The blue arrow frog is an adorable and precious frog, very small, whose blue tonalities remind of the clear skies of a summer day. This frog, which at first sight seems so inoffensive, is actually one of the most poisonous living beings that exists. Inhabiting the jungle zones of South America , this amphibian, which belongs to the genus of dendrobates , can present other striking colors, such as yellow or green.
In fact, the blue arrow frog uses its striking colors to warn potential predators that their skin contains a potent toxin that can poison them and even kill them. To produce the poison, these frogs secrete toxins through the glands of the skin. Maybe because they know how dangerous they can be, the character of the frogs is very aggressive and territorial, so be careful if you plan to invade their territory!
10 Curiosities of the Blue Arrow Frog | A very strange color and pure poison
1. The blue arrow frog habitat
The habitat of the blue arrow frog is, like most other frogs of its species, in the jungle areas of Suriname and Brazil . In addition, they love to always stay close to a source of water, such as a stream or a lake, have daytime habits and are tremendously lonely beings. In spite of being in humid environments, this type of frog is very bad swimmer, since it does not have interdigital membranes like the other frogs.
2. A cute, but deadly look
These amphibians are distinguished by having a very characteristic aspect of their species, as they are characterized by having a very bright color (which can go from purple to sky blue), usually something darker in the area of the gut and legs. In addition, the females are somewhat larger than the males, although the latter have the largest legs. The tips of the fingers of the females also differ from those of the males, since they are more rounded, while those of the males have a heart shape.
3. The buzz of courtship
From February to March, that is, in the rainy season, is when the courtship of this animal takes place. To attract the female, the male hides in a dark and cozy place, and begins to emit a slight buzz. The female, then, approaches and caresses her paw. Then, both will look for a humid place where they can lay the eggs and the offspring are born healthy.
4. Each frog is unique
Another of the main characteristics of the appearance of these precious amphibians is that there is none like the previous one. Each blue arrow frog, for example, has a different pattern of stripes and moles, as well as a proper posture that distinguishes it from other frogs of other species.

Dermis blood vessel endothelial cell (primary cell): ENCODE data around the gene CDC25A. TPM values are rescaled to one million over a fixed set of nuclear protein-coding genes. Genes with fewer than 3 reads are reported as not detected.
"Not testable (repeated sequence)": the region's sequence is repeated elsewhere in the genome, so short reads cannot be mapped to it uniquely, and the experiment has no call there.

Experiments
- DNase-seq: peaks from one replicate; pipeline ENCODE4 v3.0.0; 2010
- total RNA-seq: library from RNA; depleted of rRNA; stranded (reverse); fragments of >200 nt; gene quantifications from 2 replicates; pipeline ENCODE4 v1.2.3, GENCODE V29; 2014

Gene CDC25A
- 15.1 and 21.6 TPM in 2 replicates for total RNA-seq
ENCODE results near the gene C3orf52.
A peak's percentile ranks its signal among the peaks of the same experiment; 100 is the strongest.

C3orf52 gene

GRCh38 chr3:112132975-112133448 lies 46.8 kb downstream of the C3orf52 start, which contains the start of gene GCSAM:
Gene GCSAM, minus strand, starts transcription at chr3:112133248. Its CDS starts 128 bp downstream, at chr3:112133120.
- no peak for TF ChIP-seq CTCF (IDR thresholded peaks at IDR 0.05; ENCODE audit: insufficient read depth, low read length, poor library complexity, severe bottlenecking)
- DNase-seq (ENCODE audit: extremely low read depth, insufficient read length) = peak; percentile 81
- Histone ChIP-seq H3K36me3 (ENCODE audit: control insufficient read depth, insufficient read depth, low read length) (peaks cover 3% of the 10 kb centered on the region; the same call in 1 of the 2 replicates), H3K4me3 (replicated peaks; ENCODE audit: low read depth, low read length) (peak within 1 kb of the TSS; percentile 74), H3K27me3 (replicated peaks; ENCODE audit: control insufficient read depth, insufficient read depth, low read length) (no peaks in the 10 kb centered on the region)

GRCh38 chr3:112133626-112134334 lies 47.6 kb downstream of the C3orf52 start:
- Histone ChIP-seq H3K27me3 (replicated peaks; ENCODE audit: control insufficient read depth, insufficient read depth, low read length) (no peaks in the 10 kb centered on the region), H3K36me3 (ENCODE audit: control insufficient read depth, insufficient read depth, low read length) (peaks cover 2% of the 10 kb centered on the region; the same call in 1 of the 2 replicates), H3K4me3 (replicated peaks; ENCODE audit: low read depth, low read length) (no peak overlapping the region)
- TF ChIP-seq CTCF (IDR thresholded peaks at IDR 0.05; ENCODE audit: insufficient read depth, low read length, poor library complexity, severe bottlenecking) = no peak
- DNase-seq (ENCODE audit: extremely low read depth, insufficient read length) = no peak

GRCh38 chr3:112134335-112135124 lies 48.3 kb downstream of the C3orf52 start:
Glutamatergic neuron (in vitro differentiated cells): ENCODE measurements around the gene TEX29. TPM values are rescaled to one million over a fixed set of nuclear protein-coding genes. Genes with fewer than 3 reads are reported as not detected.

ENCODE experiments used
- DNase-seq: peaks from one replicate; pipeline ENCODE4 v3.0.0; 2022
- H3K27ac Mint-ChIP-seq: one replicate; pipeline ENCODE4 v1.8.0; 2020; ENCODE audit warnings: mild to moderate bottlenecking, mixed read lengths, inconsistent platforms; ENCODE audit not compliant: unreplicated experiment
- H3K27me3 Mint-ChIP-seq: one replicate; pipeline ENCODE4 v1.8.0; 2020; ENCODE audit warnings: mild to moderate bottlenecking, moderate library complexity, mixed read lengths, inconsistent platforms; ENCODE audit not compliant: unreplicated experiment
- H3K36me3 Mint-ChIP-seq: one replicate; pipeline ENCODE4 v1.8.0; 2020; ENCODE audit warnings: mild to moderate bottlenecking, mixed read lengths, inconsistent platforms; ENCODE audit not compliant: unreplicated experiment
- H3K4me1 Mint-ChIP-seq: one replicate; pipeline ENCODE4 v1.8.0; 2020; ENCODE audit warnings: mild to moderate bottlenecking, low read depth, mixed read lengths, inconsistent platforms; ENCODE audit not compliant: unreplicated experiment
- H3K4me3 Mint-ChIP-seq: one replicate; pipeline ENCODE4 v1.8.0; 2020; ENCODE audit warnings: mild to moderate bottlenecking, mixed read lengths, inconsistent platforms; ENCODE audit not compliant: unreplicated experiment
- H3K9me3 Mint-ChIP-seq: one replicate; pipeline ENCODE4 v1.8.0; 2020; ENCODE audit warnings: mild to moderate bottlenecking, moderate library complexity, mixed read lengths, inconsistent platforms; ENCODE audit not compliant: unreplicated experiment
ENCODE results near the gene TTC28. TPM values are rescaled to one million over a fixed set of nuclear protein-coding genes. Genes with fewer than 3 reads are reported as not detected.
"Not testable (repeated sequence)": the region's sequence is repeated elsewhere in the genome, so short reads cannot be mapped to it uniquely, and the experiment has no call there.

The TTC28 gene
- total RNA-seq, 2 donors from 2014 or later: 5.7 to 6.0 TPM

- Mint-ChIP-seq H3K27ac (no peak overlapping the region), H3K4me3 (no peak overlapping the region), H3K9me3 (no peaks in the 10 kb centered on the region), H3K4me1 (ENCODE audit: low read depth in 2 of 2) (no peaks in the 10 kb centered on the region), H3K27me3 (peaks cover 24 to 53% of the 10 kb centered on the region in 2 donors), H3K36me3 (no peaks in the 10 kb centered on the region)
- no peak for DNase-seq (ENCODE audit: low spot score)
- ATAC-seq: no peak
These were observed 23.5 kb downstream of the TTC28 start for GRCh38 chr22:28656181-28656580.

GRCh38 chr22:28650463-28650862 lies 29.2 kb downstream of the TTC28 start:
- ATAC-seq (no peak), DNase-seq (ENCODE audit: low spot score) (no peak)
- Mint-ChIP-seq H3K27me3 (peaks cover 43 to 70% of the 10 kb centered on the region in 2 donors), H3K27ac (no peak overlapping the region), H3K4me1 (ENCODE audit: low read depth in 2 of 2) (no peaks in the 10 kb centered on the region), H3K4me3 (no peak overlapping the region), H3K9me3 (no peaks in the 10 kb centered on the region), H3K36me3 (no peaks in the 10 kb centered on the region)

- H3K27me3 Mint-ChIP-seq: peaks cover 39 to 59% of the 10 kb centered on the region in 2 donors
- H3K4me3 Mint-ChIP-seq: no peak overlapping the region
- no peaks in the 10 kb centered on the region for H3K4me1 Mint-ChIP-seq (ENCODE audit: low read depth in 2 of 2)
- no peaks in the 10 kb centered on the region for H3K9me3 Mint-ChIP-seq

5. The why of his name
The name of the blue arrow frog refers to its characteristic as a poisonous animal , since the natives of the jungle used to impregnate the tips of their arrows or darts with the poison that secretes the skin of this frog (in fact, it was later learned that only those of the Phyllobates variety were used, that is, the yellow). The effect of its poison, by the way, consists in paralyzing the victim and, in cases of more serious poisoning, even killing it.
6. The males take care of the eggs
After the female has laid eggs in a dark and humid place and the male has fertilized them by covering them with their sperm , the male, and sometimes the female, will take care of the eggs, which will take about fifteen days to hatch. Then he will take care of the tadpoles for about twelve weeks, until they have become adults. For this, the male will defend his territory with fierceness.
7. The effects of the captivity
Captivity produces all kinds of effects on animals, most of them negative. The deprivation of liberty, for example, causes the blue arrow frog to lose some of the toxicity of its venom. On the other hand, a positive effect of captivity in this animal is its increase in life expectancy, which goes from being 4 to 6 years to ten, almost double. In captivity, the diet of frogs does not vary and is composed of insects.
8. Separate species ... or not
Formerly, it was believed that the blue arrow frog (or Dendrobates tinctorius azureus ) was a frog that belonged to a different species from the poison dart frog. However, subsequent genetic studies have shown that the different subspecies of poisonous frogs such as the blue arrow or the red dart, actually belong to the same species, the dendrobates tinctorius.
9. Variants of the blue arrow frog
Although the most common is that the blue arrow frog has a body of blue color punctuated by notes and black stripes, there are other variants. For example, one of the most curious is the dendrobates tinctorius, a yellow frog with black spots on the back and legs painted blue. This frog has a more extensive habitat than its cousin, the blue arrow, and is equally poisonous, although in captivity it loses all its venom.
10. Another legend related to your name
Another legend associated with the name of this frog states that the natives used the poisonous skin of the blue arrow frog to change the color of the feathers of parrots. To achieve this, they plucked feathers and rubbed them with the frog. When they returned to remove feathers, they came out yellow or red, and not green.
We hope you enjoyed this article about the blue arrow frog, a very, very dangerous amphibian. Tell us, do you like animals? Do you think we've forgotten to comment something important about this frog? Remember that you can tell us what you want in the comments!